- Programmatic advertising: This is a classic go-to buzzword that is rarely backed up by actual experience. We once interviewed a candidate who put “programmatic advertising” on her resume, then we asked her to explain it in her own words. When she began to clarify that she never had done programmatic advertising and had only put data into spreadsheets to analyze, we knew to toss out that experience altogether.
- PPC: Almost every marketer will put “PPC” on their resume. While this person might have heard the phrase “pay per click,” they might not know how to actually run and launch a campaign. I would bet only a handful of people who put this term on their resumes have ever implemented PPC in a campaign of their own. Ask them to specify discrete metrics that indicate good performance. Bonus points if they can recall a recent scenario in which they had a test that didn’t achieve this metric and what they did to optimize.
- SEO expert: An expert in search engine optimization shouldn’t be looking for a job – at least not in marketing. SEO is really about understanding machine language, the robot that crawls your site, and how to talk to it. Few candidates know the nuances of metadata, latent semantic indexing or robot.txt files. It’s about more than just website optimization. As popular as the buzzword is, being good at SEO doesn’t really impact the potential hire’s ability to be a good marketer or advertiser. Just toss that one out and move on to the next resume.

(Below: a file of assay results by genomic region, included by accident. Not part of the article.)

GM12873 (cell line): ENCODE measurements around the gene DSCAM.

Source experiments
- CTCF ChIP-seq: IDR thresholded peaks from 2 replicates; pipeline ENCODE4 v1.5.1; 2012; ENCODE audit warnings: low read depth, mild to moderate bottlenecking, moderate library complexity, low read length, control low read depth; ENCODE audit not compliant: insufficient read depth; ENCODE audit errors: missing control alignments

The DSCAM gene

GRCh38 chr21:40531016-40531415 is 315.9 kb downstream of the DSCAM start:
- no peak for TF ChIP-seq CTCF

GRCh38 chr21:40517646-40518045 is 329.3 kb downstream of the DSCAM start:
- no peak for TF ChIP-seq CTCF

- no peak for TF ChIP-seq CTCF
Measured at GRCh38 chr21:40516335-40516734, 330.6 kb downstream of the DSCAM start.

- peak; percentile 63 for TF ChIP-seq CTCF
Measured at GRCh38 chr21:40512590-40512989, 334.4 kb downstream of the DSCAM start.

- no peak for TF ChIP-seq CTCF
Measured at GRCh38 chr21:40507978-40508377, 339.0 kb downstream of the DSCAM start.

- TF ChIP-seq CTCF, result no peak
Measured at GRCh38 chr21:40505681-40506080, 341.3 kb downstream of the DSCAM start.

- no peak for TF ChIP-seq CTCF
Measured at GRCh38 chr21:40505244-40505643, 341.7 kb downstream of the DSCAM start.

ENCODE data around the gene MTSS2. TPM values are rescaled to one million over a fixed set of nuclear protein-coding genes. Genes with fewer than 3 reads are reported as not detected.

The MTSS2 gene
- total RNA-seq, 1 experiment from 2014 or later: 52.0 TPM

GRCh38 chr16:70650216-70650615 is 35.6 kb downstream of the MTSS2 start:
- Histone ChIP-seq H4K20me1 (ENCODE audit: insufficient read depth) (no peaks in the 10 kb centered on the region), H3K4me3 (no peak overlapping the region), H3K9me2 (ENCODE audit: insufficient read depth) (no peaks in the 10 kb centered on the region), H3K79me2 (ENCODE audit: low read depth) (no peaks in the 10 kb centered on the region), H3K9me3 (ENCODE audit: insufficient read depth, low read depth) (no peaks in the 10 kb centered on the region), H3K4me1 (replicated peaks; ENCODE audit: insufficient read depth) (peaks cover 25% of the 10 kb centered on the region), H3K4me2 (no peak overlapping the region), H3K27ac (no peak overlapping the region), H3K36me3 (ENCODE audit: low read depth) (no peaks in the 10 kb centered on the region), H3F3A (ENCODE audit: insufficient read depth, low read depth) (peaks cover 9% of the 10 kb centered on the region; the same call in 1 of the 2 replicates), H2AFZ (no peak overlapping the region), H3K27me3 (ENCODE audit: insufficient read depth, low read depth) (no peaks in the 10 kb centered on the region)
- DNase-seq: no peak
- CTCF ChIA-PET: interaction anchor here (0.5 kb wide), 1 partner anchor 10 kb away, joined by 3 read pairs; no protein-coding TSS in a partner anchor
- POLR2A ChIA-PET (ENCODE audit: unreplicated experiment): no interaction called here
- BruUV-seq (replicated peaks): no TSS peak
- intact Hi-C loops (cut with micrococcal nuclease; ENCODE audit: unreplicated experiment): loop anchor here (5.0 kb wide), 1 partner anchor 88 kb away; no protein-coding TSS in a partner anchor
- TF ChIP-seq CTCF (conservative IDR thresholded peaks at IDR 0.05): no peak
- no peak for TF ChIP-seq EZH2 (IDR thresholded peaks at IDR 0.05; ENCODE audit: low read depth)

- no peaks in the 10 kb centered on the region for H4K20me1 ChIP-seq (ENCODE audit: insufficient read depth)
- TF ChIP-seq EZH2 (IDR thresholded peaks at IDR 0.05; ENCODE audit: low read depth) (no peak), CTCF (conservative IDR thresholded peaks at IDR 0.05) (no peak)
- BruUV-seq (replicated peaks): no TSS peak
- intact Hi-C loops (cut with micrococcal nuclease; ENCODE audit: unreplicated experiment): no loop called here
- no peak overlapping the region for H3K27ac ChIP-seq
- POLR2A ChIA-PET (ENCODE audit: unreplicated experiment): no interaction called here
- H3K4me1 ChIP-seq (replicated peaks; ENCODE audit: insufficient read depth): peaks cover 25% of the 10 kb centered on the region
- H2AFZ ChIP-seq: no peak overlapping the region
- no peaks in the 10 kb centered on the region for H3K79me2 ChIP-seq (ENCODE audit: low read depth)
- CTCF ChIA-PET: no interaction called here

- Account strategist/developer at Google, Facebook, etc.: Don’t be fooled by the big brand name. An account rep from Facebook or Google is actually on the sales team, which is a very different animal from advertising. Just because the candidate has worked around or even advised other companies to pump more cash into Facebook or Google, it doesn’t mean that person has actually used the platform as you’d imagine. Advertisers are the end users of these platforms and have intimate knowledge of features and metrics that these account strategists are only tangentially familiar with.
- AdWords/Facebook/Analytics certifications: I have recommended to people that they get certified. It’s a nice box to check, especially if the person is fresh out of college and eager for a first real-world experience. But having a certification does not mean a candidate has managed a campaign. In fact, we’ve hired people who have run campaigns and never completed their certifications, and they are experts in every right. Don’t toss out a candidate simply because they haven’t taken the test.
Just one of these buzzwords on a resume is not an automatic indicator of a poor candidate. But it does require some extra finesse in the interview stage to ensure you’re actually speaking to the dream employee you hope the person is.
Acing the interview
How can interviewers discern whether their marketing candidates are truly qualified? All it takes is asking the right questions.